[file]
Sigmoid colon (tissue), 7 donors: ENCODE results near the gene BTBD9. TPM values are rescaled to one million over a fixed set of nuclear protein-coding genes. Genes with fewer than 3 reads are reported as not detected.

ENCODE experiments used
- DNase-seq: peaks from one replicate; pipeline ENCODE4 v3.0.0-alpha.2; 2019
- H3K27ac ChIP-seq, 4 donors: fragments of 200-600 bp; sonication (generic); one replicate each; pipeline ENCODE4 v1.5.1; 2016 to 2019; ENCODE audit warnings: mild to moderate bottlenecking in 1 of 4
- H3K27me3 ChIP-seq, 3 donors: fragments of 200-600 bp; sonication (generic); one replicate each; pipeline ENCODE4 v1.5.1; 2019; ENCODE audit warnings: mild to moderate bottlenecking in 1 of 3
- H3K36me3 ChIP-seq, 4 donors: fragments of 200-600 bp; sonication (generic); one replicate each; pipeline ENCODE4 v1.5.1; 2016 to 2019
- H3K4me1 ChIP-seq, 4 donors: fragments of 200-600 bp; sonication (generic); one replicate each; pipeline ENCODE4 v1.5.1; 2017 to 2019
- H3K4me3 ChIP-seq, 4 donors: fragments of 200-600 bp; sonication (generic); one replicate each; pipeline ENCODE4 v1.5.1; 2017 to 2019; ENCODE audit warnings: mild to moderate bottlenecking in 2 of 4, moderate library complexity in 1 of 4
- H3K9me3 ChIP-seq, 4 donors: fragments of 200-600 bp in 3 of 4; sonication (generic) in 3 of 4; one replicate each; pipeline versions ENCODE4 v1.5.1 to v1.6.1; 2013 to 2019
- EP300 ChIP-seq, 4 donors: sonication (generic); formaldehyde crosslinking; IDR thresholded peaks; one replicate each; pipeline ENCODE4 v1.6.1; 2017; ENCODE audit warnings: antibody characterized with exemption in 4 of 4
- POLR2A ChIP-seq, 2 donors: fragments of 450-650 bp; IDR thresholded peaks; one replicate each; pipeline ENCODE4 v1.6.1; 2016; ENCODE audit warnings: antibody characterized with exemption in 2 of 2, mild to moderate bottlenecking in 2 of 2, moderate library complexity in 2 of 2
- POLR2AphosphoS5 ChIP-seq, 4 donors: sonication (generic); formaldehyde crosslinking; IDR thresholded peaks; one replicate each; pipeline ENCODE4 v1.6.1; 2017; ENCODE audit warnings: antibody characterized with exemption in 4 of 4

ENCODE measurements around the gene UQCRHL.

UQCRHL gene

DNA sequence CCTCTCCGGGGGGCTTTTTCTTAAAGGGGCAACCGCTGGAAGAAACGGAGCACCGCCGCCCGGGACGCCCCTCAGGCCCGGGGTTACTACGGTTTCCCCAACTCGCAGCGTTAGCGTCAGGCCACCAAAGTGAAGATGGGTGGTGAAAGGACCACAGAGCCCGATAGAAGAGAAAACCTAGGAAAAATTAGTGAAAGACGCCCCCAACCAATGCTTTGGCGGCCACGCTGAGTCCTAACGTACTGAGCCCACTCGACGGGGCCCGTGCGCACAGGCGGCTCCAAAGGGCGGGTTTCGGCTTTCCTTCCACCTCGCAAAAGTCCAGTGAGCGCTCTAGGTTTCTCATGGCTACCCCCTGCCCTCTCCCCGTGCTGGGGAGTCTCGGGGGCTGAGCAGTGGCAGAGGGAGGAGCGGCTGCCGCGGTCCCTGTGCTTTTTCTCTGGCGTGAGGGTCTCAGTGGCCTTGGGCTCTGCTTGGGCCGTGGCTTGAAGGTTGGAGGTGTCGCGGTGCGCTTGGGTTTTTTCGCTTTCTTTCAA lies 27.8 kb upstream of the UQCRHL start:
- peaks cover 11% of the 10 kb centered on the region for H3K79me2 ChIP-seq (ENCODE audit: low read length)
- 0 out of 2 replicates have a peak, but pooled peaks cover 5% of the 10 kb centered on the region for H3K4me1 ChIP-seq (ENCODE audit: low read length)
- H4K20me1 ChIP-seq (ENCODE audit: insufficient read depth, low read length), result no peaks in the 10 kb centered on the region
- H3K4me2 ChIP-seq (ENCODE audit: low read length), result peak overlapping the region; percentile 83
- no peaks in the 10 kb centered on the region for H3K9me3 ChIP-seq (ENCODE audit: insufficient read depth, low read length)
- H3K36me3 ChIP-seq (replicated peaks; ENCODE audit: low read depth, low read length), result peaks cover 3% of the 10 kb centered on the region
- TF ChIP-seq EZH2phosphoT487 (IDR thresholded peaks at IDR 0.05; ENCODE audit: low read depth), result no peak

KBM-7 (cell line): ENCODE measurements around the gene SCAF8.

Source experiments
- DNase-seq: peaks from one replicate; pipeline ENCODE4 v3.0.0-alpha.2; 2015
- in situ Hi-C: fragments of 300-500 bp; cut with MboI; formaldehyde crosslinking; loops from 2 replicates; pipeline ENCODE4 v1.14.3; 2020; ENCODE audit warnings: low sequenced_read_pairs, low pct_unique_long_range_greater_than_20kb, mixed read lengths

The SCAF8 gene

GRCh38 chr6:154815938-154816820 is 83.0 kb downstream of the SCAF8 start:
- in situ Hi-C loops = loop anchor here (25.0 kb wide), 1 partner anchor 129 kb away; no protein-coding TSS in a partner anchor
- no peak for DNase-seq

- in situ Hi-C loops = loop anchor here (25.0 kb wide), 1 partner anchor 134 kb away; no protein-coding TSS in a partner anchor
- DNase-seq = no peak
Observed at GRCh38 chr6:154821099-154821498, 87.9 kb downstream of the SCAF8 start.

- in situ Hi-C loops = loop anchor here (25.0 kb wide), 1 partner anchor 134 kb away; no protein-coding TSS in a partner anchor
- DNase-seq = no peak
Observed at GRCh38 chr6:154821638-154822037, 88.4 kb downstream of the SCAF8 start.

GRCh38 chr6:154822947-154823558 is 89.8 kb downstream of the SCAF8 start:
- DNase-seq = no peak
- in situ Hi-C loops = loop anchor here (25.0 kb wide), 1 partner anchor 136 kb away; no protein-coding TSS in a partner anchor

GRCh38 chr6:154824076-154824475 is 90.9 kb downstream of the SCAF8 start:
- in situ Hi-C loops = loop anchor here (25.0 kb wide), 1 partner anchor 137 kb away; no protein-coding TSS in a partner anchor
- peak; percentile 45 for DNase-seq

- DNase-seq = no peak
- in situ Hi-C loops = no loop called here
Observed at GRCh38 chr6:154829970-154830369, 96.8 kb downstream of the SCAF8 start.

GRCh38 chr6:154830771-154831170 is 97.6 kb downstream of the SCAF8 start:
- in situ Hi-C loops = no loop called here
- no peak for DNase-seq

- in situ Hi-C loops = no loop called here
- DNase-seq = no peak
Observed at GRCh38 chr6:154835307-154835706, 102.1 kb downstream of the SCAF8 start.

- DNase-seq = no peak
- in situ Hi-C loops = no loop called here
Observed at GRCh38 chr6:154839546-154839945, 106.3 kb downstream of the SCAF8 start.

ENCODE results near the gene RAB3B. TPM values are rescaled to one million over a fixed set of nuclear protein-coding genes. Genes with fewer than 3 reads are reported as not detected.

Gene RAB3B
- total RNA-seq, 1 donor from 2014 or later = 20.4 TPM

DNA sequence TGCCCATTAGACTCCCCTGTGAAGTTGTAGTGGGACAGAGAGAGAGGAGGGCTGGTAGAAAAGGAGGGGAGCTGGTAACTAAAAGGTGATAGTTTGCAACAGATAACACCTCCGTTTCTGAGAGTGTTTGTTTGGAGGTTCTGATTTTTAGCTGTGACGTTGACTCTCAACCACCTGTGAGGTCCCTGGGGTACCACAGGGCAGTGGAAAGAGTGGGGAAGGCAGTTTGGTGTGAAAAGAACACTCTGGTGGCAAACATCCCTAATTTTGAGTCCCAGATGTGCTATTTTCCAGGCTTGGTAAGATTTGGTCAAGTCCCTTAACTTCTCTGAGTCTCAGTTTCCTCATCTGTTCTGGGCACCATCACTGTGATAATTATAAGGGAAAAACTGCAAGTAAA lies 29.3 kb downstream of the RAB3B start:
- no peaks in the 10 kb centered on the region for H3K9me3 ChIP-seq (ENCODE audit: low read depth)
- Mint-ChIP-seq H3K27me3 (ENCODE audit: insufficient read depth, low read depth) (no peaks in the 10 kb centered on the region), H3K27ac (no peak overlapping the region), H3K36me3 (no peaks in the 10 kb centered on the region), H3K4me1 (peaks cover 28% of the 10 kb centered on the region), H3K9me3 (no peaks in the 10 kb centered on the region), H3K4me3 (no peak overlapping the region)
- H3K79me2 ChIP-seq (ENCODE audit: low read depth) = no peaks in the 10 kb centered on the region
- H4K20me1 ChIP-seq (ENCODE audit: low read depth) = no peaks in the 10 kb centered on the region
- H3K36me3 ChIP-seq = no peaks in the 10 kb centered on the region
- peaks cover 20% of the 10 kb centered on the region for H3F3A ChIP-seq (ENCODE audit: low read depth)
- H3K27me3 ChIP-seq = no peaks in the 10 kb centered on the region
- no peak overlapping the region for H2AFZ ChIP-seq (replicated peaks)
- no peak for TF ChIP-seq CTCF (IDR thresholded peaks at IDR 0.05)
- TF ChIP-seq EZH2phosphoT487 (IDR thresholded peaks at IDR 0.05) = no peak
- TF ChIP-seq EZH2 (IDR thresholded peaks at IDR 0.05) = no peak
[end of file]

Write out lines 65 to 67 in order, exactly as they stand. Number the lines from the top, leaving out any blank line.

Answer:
- H3K27me3 ChIP-seq = no peaks in the 10 kb centered on the region
- no peak overlapping the region for H2AFZ ChIP-seq (replicated peaks)
- no peak for TF ChIP-seq CTCF (IDR thresholded peaks at IDR 0.05)